There are recurrent moments in my professional life when I wish I did something else instead. Every now and then I publish a book, and each time I have to compile an index. There is software available for indexing, and every publisher warns against using it. Quite right. An indexing software doesn't know that "princess" can sometimes be a literary term, but not all princesses should otherwise be in the index. It cannot figure out that when I am discussing reading and writing, the leading word should be literacy, nor that "masculine" and "feminine" are aspects of "gender", while mothers and fathers are parents in the context. It cannot conceive of metamorphosis being a title as well as a notion. And it surely cannot distinguish between C S Lewis and Lewis Carroll. Anyway, publishers require that authors compile indices manually. They don't do it themselves because it is incredibly time-consuming and would cost them a fortune. Once I was so totally busy at the time when indexing was requested (and as anyone who has published a book knows, proofs and indices always arrive when you least want them, for instance when grandchildren are visiting, and I have a pile of theses to mark) that I asked the publisher to do it and deduce the costs from my royalties. This was the most useless index I've seen.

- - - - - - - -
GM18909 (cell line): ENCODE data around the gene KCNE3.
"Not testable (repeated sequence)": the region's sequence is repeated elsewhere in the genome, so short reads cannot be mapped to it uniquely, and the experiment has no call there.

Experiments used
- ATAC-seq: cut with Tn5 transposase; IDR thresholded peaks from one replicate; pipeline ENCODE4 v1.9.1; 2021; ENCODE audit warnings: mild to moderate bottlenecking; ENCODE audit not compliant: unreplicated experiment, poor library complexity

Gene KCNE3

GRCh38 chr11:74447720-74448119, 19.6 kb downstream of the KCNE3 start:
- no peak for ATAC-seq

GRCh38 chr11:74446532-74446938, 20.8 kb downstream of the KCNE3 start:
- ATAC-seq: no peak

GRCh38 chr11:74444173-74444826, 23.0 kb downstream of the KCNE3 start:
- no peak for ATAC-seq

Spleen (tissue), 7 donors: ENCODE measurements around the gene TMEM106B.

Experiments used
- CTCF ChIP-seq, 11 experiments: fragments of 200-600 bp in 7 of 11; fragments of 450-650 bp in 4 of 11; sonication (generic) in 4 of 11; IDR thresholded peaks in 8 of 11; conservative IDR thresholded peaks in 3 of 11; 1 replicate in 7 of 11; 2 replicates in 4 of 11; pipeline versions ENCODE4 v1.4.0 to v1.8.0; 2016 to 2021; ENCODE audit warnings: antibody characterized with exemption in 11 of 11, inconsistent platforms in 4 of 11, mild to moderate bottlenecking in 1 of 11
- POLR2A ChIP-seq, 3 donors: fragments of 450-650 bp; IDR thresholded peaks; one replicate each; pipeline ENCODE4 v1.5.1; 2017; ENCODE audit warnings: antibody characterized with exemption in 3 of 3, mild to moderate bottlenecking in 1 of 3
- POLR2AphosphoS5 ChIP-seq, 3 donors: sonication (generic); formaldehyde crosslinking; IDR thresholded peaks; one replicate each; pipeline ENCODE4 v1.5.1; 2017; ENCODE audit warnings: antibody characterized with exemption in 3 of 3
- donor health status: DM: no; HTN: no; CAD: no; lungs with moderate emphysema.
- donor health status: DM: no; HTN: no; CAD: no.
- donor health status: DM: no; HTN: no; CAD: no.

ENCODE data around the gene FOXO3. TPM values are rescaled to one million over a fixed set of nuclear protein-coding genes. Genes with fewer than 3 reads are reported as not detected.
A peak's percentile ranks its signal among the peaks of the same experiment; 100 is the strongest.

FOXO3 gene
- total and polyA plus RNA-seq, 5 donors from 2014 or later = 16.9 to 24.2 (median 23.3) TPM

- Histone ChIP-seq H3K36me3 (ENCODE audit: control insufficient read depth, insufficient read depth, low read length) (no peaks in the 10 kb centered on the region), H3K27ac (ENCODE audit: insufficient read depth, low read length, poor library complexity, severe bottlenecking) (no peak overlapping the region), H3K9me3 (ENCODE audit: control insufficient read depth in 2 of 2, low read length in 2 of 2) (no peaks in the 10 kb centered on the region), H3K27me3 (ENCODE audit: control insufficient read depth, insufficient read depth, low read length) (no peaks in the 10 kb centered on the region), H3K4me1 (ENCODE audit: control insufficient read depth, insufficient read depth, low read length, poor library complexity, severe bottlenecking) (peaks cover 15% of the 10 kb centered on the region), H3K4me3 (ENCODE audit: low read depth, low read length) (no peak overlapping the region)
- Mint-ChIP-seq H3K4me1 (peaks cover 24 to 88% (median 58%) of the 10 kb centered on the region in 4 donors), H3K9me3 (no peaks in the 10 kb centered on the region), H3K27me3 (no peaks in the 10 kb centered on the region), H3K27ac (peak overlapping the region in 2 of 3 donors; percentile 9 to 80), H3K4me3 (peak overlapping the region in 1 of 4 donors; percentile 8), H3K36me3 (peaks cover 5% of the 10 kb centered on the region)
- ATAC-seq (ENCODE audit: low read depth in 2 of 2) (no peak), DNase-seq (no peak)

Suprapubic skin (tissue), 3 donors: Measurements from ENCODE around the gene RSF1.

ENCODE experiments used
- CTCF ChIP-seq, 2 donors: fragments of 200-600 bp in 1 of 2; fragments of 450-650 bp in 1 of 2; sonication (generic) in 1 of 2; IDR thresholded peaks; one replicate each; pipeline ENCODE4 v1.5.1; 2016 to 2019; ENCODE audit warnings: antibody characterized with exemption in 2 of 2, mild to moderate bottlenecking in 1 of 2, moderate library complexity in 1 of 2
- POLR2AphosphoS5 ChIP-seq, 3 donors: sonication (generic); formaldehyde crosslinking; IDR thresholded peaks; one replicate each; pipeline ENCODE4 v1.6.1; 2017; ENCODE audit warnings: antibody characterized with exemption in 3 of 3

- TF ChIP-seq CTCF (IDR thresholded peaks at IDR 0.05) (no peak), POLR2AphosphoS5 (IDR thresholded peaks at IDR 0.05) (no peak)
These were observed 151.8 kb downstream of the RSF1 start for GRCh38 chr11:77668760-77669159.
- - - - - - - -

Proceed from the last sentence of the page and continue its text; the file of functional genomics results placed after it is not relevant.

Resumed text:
Therefore, every time this happens I swear solemnly to never, never ever write another book.